On July 24, 1931, approximately 10,000 people -- including Governor Roland Hartley (1864-1952) -- attend the Lewis County Farmers and Merchants Picnic at Alexander Park in Chehalis to see what is billed as the world's largest omelet cooked in the world's largest frying pan. A good time is had by all.
The Plan and a Pan
Three years earlier, Chehalis received nationwide attention when the townsfolk baked what was billed as the World's Largest Strawberry Shortcake. The 16-foot-high, 20-foot-long shortcake produced 4,000 slices of tasty delight at the annual Farmer's Picnic. Buoyed by the success of that event, and egged on by Seattle Times cameraman James Dwyer, the town looked for another noteworthy edible that would garner even more publicity in 1931.
The Great Depression was in full swing, and local farms and businesses needed all the help they could get. Because there were so many chicken farmers in Lewis County, Chehalis opted to cook something egg-related. Chehalis promoters first planned on boiling 10,000 eggs, but decided this wasn't interesting enough. They then settled on a 10,000-egg omelet, but what could they cook it in? It wasn't as if anyone had an eight-foot-wide pan lying around the house. So they had to have one specially made.
The job was given to the F. S. Lang Stove Works in Seattle, which was happy to oblige. The giant utensil, weighing nearly half a ton, was shipped to Chehalis by truck. Photos of the pan being readied for transport, with local Seattle women dancing a tango on it, were published in newspapers and magazines across the country.
Wakey, Wakey, Eggs and Bakey
On the morning of July 24, 1931, approximately 10,000 people showed up for the annual picnic in Alexander Park -- a record crowd for the summertime event. Festivities started at 11:30 a.m. with an egg-cracking contest. Nineteen women vied to see who could crack a caseload of 30 dozen eggs the fastest, without leaving any shells in the yolk. The winner, Mrs. Al Blair, accomplished the task in 12 minutes.
To ready the skillet for cooking, it needed to be greased. To accomplish this, Thora Yeager (1907-2006) attached a giant slab of bacon to each of her feet and skated around the pan. She maintained her balance by using one of the long wooden spatulas that would later be used to stir the eggs.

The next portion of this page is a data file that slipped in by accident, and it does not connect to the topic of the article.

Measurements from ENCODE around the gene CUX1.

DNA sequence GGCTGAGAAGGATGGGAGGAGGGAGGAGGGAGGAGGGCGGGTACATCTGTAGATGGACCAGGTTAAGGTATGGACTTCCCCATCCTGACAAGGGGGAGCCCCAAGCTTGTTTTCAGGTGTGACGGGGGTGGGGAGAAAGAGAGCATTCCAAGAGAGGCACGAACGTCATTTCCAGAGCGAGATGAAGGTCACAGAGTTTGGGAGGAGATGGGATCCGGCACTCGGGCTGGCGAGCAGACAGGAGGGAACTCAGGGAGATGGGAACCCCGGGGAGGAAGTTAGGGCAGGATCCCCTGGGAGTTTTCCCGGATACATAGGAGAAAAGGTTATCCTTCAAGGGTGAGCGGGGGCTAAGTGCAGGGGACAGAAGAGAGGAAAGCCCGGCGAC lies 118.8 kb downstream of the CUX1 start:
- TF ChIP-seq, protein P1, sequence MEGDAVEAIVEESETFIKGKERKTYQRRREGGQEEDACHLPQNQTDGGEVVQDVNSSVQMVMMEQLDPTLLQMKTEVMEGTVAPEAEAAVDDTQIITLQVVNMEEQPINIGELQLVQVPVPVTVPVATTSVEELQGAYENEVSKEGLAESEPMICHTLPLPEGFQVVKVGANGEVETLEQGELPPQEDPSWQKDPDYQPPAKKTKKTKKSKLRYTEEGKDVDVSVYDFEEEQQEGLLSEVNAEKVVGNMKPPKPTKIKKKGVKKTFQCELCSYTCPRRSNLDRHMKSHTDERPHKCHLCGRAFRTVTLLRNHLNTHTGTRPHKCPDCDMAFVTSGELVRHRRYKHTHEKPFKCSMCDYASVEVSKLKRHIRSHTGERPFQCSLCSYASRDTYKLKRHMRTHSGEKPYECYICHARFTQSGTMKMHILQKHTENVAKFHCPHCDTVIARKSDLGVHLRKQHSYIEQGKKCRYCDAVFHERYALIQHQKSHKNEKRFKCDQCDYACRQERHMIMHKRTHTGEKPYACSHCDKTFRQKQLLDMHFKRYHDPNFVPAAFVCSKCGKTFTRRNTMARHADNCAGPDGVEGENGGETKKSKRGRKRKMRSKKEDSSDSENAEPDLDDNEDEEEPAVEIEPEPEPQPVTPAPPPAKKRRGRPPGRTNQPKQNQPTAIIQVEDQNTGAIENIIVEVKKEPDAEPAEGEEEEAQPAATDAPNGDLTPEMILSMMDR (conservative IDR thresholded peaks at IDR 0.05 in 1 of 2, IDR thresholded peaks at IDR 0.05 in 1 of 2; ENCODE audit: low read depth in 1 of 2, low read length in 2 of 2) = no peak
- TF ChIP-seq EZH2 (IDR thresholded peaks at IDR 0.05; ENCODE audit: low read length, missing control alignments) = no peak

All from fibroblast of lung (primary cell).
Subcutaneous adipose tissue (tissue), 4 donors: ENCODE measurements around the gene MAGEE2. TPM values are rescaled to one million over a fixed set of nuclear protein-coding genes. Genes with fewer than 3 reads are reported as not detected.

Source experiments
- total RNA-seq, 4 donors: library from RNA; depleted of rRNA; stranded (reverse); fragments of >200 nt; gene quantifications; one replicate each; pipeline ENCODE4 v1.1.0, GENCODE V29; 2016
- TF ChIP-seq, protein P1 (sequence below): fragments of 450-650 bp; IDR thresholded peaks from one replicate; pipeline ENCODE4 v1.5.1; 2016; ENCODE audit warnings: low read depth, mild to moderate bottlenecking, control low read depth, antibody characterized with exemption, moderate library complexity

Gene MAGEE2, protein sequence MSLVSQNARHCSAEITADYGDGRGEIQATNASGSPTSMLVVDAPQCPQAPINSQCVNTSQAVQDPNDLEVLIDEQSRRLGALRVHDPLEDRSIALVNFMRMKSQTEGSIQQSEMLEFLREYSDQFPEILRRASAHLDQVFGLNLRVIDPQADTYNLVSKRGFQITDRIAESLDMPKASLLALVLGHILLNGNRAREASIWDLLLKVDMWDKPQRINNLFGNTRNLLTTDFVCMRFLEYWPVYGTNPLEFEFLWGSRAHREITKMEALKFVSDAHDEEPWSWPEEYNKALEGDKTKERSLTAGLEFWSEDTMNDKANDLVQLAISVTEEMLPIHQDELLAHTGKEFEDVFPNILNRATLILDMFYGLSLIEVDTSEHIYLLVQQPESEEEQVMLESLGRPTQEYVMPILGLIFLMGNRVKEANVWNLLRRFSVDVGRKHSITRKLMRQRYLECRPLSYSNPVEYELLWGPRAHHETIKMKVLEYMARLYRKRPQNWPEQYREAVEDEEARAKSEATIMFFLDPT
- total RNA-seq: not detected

Yeager's performance was one of the most photographed events of the day. She smiled for numerous newspaper reporters, as well as for anyone who brought his or her own camera. Universal Studios and Fox Movietone News were also there to film the event for its newsreels.
The Queen of Egg Land
Her job now complete, Yeager was helped out of the pan, and the heat was raised on the 3,000-brick, open-air stove built to hold it. Attention now turned to the coronation of the queen of the "Principality of Egg Land." The honors went to Shirley Brown of Winlock, who was crowned by Governor Hartley. Attending Queen Shirley were Ruth Miller (representing "Climate"), Margaret Limmer (representing "People -- Patriotic, Intelligent, and Loyal"), Eleanor Sarvela (representing "Co-Operation"), and Alma Hansen (representing "Fertile Soil").
By the time the coronation was over, the pan was hot and it was time to start cooking. The work was performed by L. C. Otter, J. E. Lloyd, and Owen Warring, all chefs from the Northern Pacific Railroad. At one point Governor Hartley donned a chef's hat and joined in to help stir the mixture. Giant salt and pepper shakers were used to add flavor.
Although the plan was to use 10,000 eggs in the omelet, the pan only held about 7,200 eggs. No one seemed to mind, since the omelet was enormous. When cooking was completed, the crowd was alerted through the use of a new loudspeaker system that had been installed a week before. The thousands who got a helping of the record-breaking dish enjoyed their lunch.
After everyone had gotten their fill of omelet, as well as free coffee, it was time for picnic fun. No speeches were given that afternoon; the picnic promoters just wanted the crowds to either join in on the planned activities or cheer from the sidelines.
For the first time in the picnic's history, the Chehalis businessmen -- captained by former Washington State University athlete Clarence "Digger" Boone (1892-1972) -- won the tug-of-war contest over local farmers. But the farmers beat out the city folk in the plow polo contest, in which plow horses -- the clumsier the better -- were used to play the match. Broomsticks were used as polo clubs.
Other events included a pie-eating contest, a greased-pig contest, a husband-calling contest, a rolling-pin-throwing contest, swimming matches, and various races, including a fat man's race and a fat woman's race. One of the more entertaining highlights of the day was the release of the Sperry Flour Company's homing pigeons by Governor Hartley. The six birds circled the park before heading straight to their home in Tacoma. This event became a regular feature of the annual picnic.
An Even Bigger Pan
The giant omelet was a huge success. The Chehalis Chamber of Commerce claimed that the free publicity it got in publications resulted in 75,000 inches (approximately $15,000 worth) of advertising, and showcased Western Washington's poultry and egg production to the rest of the nation. Later that year, the pan went on display at the Puyallup Fair.
In 1940, Chehalis loaned its big frying pan to the coastal community of Long Beach, for that town's first annual Razor Clam Festival. The pan was used to cook an enormous fritter containing 200 pounds of clams dug up on local beaches. Cooks used garden hoes and shovels to maneuver the fritter during cooking.
The following year, Long Beach commissioned the forging of its own giant pan, which was two feet larger than the Chehalis pan. It was used until 1948, when it was put on display in downtown Long Beach, becoming one of the city's major tourist attractions.